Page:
Two pages of the general instructions are dedicated to passive activities. Practitioners who haven’t yet reviewed the final regulations and don’t have a strong grasp of the passive activity rules should read through the draft instructions to develop a high level understanding of some of the passive activity issues that must be considered for the NIIT before reading through the regulations. For example, the draft instructions highlight the seven material participation tests, rental activities, real estate professionals, the recharacterization of passive income and “fresh start” regrouping election. While the draft instructions provide illustrative worksheets of some of the technical issues, the instructions don’t provide such worksheets for passive activities. The practitioner must have a very strong understanding of the regulations (both the NIIT regulations as well as the Section 469 passive activity regulations) and the taxpayer’s specific facts to complete the necessary line items.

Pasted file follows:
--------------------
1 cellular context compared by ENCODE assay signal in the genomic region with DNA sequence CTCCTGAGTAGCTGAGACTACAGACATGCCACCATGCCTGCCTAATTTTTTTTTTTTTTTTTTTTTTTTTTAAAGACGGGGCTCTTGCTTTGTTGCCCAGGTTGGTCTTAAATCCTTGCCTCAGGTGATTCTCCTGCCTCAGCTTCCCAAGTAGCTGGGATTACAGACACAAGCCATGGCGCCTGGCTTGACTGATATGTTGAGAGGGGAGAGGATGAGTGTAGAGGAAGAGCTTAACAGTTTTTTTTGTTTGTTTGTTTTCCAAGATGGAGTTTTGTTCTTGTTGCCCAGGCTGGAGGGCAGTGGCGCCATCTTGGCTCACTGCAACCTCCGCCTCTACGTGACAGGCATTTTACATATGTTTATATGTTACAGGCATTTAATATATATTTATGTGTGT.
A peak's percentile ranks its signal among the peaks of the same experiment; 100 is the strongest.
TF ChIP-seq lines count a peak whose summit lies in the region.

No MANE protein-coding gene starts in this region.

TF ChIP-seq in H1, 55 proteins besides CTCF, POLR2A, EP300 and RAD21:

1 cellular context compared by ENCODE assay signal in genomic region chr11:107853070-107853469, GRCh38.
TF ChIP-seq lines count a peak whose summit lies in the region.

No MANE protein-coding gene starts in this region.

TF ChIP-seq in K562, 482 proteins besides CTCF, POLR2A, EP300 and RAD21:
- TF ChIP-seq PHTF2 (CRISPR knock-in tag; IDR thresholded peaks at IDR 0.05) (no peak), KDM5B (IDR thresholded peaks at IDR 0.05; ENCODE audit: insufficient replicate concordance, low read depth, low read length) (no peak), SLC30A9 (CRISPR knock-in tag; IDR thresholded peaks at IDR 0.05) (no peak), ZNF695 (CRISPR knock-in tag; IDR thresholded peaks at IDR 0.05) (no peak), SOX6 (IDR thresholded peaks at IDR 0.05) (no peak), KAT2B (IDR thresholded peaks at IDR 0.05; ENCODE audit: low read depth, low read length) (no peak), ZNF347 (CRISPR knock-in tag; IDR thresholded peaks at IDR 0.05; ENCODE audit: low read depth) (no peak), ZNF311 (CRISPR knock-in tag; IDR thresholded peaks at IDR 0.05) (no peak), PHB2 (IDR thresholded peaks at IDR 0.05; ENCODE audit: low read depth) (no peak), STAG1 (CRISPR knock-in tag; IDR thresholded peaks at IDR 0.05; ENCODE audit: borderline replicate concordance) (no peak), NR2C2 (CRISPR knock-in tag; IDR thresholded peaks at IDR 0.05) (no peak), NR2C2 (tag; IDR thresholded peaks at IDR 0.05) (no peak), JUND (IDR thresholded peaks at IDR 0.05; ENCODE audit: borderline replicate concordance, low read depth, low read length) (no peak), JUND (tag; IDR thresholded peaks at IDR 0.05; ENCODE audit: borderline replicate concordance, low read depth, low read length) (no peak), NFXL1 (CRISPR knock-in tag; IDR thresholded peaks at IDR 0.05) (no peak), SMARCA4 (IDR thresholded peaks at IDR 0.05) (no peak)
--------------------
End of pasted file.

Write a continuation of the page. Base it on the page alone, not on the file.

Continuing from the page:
The Line Instructions
Form 8960 is only a one-page form that’s organized into three sections: (1) Part I Investment Income, (2) Part II Investment Expenses Allocable to Investment Income and Modifications, and (3) Part III Tax Computation. Accordingly, the draft instructions mirror the three-section breakout of the form, and the line instructions are dedicated to four complex worksheets that require a strong understanding of the final regulations to properly complete. Furthermore, practitioners will need to complete the appropriate general income tax return (that is, Form 1040 or Form 1041) prior to starting Form 8960 because some of the line items pull directly from the general income tax forms.